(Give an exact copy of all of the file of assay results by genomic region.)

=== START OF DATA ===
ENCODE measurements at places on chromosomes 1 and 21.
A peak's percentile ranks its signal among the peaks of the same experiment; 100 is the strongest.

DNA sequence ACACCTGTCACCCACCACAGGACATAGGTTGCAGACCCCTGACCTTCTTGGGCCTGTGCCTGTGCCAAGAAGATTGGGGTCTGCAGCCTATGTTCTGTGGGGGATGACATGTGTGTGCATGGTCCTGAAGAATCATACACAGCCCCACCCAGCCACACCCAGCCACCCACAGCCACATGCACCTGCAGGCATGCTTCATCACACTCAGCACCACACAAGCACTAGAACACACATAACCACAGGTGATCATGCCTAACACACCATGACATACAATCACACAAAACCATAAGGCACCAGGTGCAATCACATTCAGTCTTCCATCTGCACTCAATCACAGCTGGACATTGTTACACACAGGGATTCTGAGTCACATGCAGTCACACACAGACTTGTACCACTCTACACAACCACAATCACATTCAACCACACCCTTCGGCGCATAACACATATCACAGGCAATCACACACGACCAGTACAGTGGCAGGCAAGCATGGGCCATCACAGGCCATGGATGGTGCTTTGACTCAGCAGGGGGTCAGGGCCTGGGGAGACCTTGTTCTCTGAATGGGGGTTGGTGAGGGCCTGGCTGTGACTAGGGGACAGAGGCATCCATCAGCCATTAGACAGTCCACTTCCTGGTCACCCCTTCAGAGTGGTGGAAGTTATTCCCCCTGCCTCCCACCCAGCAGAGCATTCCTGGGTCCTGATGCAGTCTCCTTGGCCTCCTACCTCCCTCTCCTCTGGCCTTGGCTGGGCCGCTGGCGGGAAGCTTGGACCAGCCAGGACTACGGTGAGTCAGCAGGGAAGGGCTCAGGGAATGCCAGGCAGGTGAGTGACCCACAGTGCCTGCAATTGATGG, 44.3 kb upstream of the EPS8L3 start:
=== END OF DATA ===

ENCODE measurements at places on chromosomes 1 and 21.
A peak's percentile ranks its signal among the peaks of the same experiment; 100 is the strongest.

DNA sequence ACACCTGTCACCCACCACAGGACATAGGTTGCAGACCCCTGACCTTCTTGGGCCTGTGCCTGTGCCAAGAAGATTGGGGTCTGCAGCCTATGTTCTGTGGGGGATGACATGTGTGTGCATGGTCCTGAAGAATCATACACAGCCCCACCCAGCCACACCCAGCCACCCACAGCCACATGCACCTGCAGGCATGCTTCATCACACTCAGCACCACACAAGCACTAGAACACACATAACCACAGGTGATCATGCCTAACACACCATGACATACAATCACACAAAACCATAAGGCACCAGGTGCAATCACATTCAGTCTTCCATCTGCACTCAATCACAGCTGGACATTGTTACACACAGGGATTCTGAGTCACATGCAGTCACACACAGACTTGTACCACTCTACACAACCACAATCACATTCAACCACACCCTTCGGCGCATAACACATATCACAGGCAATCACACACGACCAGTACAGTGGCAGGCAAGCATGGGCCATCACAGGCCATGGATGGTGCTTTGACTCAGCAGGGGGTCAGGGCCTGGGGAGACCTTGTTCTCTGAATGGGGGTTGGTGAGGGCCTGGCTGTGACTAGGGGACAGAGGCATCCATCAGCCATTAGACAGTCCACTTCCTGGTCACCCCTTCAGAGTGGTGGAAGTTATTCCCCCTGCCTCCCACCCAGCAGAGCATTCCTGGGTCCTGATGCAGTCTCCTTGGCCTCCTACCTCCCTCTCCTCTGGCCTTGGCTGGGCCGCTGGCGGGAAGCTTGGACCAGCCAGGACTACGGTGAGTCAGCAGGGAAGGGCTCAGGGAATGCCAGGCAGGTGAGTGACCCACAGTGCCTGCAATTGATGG, 44.3 kb upstream of the EPS8L3 start: